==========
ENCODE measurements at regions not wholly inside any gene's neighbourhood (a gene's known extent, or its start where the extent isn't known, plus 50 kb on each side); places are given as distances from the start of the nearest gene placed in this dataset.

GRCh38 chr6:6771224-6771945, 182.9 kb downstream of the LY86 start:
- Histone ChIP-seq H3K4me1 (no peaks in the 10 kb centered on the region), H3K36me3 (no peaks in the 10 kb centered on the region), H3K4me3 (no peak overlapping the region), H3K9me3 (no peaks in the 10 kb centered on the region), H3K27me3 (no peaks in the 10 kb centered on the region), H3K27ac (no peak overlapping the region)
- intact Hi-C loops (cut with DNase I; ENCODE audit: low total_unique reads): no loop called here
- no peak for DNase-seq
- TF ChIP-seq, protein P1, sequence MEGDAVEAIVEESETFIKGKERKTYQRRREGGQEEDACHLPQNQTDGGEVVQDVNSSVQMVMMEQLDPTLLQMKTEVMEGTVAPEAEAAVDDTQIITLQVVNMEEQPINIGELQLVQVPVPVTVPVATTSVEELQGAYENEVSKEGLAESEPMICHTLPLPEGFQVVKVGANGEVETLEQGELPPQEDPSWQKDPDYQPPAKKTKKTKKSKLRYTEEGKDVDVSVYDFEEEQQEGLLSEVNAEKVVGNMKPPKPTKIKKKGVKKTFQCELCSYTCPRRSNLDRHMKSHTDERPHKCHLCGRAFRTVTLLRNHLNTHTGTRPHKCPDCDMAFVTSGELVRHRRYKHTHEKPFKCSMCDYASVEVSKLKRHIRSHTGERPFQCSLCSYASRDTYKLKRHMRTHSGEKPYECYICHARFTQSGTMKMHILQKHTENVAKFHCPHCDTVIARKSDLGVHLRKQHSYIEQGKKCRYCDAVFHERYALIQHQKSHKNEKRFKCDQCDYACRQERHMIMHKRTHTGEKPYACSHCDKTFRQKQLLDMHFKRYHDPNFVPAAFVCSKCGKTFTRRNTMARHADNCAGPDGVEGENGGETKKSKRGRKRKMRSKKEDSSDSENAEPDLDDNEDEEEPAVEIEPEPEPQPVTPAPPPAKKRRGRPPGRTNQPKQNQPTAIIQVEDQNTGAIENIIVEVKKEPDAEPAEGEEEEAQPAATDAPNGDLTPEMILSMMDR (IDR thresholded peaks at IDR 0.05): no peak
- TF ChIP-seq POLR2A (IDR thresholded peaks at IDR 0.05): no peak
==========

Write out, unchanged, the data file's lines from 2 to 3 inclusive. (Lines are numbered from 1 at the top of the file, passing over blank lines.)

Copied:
GRCh38 chr6:6771224-6771945, 182.9 kb downstream of the LY86 start:
- Histone ChIP-seq H3K4me1 (no peaks in the 10 kb centered on the region), H3K36me3 (no peaks in the 10 kb centered on the region), H3K4me3 (no peak overlapping the region), H3K9me3 (no peaks in the 10 kb centered on the region), H3K27me3 (no peaks in the 10 kb centered on the region), H3K27ac (no peak overlapping the region)